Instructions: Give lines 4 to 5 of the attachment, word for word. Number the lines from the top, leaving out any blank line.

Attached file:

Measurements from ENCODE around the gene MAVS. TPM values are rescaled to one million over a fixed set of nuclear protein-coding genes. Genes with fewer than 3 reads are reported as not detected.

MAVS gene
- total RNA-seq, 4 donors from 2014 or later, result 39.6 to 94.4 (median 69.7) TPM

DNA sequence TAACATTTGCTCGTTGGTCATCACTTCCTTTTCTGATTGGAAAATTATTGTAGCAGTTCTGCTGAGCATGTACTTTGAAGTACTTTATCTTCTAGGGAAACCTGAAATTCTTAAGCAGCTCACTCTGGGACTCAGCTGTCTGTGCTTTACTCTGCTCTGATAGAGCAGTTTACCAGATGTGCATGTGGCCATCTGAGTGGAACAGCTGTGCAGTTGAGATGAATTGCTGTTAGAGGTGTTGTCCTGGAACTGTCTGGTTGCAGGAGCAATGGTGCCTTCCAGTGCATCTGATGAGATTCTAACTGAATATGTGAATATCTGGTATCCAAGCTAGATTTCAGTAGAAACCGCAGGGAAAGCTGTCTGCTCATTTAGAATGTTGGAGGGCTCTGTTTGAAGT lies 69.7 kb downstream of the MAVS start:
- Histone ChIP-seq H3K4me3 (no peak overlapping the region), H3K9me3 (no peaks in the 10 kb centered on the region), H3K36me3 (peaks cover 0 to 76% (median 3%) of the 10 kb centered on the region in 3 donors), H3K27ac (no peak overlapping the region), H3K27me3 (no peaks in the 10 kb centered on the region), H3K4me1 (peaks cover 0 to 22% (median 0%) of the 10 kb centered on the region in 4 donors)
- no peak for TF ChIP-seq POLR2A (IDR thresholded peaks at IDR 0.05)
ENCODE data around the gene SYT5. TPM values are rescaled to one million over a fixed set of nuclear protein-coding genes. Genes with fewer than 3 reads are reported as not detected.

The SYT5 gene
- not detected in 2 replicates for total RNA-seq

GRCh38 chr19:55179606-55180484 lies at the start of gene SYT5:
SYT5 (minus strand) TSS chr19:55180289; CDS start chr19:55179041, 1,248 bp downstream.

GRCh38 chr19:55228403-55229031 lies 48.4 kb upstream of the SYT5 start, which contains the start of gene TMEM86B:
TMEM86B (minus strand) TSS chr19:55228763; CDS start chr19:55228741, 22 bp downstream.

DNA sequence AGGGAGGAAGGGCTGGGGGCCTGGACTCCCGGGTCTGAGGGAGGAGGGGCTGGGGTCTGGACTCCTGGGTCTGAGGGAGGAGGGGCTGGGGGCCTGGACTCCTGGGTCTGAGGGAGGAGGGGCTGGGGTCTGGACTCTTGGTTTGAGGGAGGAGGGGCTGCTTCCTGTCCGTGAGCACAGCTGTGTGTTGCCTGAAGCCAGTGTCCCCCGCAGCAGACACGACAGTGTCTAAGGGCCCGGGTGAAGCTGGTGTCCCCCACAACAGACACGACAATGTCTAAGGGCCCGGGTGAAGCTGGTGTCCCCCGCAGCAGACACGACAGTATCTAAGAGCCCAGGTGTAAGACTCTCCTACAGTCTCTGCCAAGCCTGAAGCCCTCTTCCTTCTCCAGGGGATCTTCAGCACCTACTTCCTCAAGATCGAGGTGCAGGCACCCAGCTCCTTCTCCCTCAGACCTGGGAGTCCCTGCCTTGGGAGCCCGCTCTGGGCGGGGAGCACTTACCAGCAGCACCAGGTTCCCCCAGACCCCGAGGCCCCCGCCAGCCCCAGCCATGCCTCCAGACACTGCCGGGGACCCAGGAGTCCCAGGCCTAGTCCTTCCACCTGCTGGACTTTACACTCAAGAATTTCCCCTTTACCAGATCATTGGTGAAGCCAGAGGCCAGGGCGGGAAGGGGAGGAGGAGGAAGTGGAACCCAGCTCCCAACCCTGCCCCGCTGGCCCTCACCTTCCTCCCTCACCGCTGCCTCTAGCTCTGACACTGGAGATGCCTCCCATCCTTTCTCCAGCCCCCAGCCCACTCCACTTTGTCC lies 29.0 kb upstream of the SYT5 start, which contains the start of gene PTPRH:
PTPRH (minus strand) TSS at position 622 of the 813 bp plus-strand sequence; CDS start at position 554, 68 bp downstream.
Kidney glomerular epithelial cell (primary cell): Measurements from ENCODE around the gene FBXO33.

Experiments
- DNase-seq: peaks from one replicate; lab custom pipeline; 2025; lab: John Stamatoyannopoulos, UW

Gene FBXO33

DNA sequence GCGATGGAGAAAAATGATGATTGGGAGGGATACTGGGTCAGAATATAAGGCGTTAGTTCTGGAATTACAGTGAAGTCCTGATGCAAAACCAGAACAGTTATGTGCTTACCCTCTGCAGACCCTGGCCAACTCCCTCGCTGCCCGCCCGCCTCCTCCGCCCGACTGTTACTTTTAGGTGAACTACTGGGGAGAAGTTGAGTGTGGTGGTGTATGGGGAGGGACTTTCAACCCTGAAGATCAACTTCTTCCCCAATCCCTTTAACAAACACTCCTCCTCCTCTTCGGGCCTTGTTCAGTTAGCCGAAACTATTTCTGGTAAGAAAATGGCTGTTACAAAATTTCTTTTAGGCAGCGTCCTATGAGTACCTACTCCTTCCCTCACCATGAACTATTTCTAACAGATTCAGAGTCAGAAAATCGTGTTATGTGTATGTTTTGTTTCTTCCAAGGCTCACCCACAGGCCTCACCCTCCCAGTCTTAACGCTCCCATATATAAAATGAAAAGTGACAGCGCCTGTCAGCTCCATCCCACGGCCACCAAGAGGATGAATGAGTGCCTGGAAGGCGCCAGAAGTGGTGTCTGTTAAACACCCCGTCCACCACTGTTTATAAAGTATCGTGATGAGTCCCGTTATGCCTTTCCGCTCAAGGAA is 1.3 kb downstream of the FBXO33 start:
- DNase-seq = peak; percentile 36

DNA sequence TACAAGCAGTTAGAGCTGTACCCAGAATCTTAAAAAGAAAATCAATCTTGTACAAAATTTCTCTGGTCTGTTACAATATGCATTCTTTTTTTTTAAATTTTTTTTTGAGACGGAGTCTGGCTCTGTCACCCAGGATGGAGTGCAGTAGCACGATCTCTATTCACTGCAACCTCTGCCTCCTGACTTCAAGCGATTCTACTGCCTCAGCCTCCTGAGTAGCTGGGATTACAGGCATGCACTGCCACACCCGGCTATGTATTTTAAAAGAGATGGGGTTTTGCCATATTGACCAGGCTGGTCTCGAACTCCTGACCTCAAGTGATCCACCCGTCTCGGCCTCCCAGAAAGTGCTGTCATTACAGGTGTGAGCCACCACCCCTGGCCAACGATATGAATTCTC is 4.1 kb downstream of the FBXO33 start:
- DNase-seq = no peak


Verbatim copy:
DNA sequence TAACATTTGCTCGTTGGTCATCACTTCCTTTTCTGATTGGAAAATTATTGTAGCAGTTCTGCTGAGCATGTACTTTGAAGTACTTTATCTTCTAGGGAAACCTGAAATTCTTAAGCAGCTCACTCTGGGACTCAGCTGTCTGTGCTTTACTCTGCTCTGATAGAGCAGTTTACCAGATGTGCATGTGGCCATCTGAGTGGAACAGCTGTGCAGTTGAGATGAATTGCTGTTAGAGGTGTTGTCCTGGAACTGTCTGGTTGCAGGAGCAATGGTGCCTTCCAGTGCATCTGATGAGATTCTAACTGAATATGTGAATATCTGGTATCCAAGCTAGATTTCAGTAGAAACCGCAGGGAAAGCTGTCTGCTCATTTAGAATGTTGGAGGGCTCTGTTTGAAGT lies 69.7 kb downstream of the MAVS start:
- Histone ChIP-seq H3K4me3 (no peak overlapping the region), H3K9me3 (no peaks in the 10 kb centered on the region), H3K36me3 (peaks cover 0 to 76% (median 3%) of the 10 kb centered on the region in 3 donors), H3K27ac (no peak overlapping the region), H3K27me3 (no peaks in the 10 kb centered on the region), H3K4me1 (peaks cover 0 to 22% (median 0%) of the 10 kb centered on the region in 4 donors)